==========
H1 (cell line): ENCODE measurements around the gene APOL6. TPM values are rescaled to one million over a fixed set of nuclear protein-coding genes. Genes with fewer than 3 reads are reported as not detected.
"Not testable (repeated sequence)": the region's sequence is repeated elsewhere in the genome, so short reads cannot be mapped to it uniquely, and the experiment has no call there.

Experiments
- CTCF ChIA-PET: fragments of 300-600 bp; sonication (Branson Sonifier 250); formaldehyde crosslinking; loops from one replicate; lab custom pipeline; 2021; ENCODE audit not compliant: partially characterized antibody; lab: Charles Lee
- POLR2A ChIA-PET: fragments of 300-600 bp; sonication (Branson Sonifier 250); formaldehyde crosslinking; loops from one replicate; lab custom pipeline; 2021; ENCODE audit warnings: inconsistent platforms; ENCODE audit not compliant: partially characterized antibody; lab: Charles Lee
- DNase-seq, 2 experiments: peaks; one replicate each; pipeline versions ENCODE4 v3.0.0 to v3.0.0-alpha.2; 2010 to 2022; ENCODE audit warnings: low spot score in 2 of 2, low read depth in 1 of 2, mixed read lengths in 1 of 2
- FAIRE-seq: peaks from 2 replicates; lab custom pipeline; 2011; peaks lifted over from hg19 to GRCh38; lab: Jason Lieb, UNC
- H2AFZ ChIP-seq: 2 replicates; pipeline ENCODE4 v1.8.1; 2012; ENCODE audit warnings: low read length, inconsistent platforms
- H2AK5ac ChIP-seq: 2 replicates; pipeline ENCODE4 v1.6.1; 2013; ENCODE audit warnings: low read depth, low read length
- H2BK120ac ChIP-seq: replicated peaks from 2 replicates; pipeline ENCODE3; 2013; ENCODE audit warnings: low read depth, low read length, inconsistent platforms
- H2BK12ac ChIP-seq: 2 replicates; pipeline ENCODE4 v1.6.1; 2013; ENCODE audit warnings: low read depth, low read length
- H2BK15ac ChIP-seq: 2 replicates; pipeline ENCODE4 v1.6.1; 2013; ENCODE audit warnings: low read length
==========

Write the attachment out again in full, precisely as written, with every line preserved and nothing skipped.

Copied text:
H1 (cell line): ENCODE measurements around the gene APOL6. TPM values are rescaled to one million over a fixed set of nuclear protein-coding genes. Genes with fewer than 3 reads are reported as not detected.
"Not testable (repeated sequence)": the region's sequence is repeated elsewhere in the genome, so short reads cannot be mapped to it uniquely, and the experiment has no call there.

Experiments
- CTCF ChIA-PET: fragments of 300-600 bp; sonication (Branson Sonifier 250); formaldehyde crosslinking; loops from one replicate; lab custom pipeline; 2021; ENCODE audit not compliant: partially characterized antibody; lab: Charles Lee
- POLR2A ChIA-PET: fragments of 300-600 bp; sonication (Branson Sonifier 250); formaldehyde crosslinking; loops from one replicate; lab custom pipeline; 2021; ENCODE audit warnings: inconsistent platforms; ENCODE audit not compliant: partially characterized antibody; lab: Charles Lee
- DNase-seq, 2 experiments: peaks; one replicate each; pipeline versions ENCODE4 v3.0.0 to v3.0.0-alpha.2; 2010 to 2022; ENCODE audit warnings: low spot score in 2 of 2, low read depth in 1 of 2, mixed read lengths in 1 of 2
- FAIRE-seq: peaks from 2 replicates; lab custom pipeline; 2011; peaks lifted over from hg19 to GRCh38; lab: Jason Lieb, UNC
- H2AFZ ChIP-seq: 2 replicates; pipeline ENCODE4 v1.8.1; 2012; ENCODE audit warnings: low read length, inconsistent platforms
- H2AK5ac ChIP-seq: 2 replicates; pipeline ENCODE4 v1.6.1; 2013; ENCODE audit warnings: low read depth, low read length
- H2BK120ac ChIP-seq: replicated peaks from 2 replicates; pipeline ENCODE3; 2013; ENCODE audit warnings: low read depth, low read length, inconsistent platforms
- H2BK12ac ChIP-seq: 2 replicates; pipeline ENCODE4 v1.6.1; 2013; ENCODE audit warnings: low read depth, low read length
- H2BK15ac ChIP-seq: 2 replicates; pipeline ENCODE4 v1.6.1; 2013; ENCODE audit warnings: low read length